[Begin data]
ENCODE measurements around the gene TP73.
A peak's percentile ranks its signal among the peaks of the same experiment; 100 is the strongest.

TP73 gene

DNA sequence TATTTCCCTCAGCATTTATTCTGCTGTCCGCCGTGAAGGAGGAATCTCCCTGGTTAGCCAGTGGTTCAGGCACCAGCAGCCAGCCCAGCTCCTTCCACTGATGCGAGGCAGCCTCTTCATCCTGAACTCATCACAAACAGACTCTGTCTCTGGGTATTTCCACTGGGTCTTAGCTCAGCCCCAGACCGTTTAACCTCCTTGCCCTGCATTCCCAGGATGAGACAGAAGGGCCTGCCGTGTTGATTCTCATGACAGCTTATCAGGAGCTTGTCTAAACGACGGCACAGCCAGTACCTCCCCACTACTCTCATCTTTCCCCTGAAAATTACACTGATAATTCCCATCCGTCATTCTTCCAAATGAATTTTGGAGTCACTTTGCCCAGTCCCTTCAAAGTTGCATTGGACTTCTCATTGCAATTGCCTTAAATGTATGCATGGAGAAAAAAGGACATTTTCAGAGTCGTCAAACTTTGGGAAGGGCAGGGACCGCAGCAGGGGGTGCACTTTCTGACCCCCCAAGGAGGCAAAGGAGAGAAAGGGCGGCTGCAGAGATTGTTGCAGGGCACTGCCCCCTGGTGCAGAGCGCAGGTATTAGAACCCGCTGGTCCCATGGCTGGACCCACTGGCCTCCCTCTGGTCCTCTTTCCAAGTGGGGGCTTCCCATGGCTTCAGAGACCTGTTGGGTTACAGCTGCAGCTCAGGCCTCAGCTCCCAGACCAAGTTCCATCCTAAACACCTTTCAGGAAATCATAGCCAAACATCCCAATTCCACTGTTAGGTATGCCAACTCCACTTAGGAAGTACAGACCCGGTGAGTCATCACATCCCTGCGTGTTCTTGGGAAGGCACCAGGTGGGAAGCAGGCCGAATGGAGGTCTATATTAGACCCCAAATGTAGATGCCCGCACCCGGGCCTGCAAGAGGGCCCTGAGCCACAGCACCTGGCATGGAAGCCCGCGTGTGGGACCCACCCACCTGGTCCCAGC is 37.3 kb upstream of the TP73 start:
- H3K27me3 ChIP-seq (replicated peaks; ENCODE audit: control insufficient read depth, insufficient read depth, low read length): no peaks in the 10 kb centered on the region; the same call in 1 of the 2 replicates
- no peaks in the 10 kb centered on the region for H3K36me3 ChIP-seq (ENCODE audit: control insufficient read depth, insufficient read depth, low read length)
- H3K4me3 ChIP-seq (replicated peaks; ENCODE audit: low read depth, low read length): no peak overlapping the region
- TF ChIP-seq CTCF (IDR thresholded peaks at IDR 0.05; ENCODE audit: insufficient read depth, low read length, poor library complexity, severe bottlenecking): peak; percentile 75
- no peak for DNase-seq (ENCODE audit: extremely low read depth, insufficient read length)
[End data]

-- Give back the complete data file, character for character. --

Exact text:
ENCODE measurements around the gene TP73.
A peak's percentile ranks its signal among the peaks of the same experiment; 100 is the strongest.

TP73 gene

DNA sequence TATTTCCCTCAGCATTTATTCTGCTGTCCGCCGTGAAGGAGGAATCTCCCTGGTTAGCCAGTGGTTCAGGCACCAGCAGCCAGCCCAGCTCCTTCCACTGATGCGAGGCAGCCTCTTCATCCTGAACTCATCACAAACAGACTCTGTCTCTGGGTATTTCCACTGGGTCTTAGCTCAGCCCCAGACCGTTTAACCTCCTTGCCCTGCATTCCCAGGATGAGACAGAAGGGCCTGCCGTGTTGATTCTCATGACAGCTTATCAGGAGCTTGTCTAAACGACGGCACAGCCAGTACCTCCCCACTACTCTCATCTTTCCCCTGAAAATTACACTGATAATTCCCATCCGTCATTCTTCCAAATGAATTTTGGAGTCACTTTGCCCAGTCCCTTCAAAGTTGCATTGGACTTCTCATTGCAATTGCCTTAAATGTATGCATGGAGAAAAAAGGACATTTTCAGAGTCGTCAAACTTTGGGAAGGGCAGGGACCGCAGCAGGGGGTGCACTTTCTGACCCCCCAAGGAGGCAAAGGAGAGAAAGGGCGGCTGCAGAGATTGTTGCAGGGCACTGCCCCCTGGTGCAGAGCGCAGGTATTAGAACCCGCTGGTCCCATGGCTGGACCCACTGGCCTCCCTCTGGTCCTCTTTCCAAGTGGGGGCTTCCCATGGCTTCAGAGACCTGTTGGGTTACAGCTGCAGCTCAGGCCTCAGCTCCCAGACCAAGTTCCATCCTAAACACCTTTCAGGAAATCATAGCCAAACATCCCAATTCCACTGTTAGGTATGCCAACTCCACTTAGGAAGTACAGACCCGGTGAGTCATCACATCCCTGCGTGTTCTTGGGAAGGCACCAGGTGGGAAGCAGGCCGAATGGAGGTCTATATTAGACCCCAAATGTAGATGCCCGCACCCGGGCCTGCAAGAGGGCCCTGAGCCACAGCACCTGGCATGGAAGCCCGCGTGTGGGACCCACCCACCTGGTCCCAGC is 37.3 kb upstream of the TP73 start:
- H3K27me3 ChIP-seq (replicated peaks; ENCODE audit: control insufficient read depth, insufficient read depth, low read length): no peaks in the 10 kb centered on the region; the same call in 1 of the 2 replicates
- no peaks in the 10 kb centered on the region for H3K36me3 ChIP-seq (ENCODE audit: control insufficient read depth, insufficient read depth, low read length)
- H3K4me3 ChIP-seq (replicated peaks; ENCODE audit: low read depth, low read length): no peak overlapping the region
- TF ChIP-seq CTCF (IDR thresholded peaks at IDR 0.05; ENCODE audit: insufficient read depth, low read length, poor library complexity, severe bottlenecking): peak; percentile 75
- no peak for DNase-seq (ENCODE audit: extremely low read depth, insufficient read length)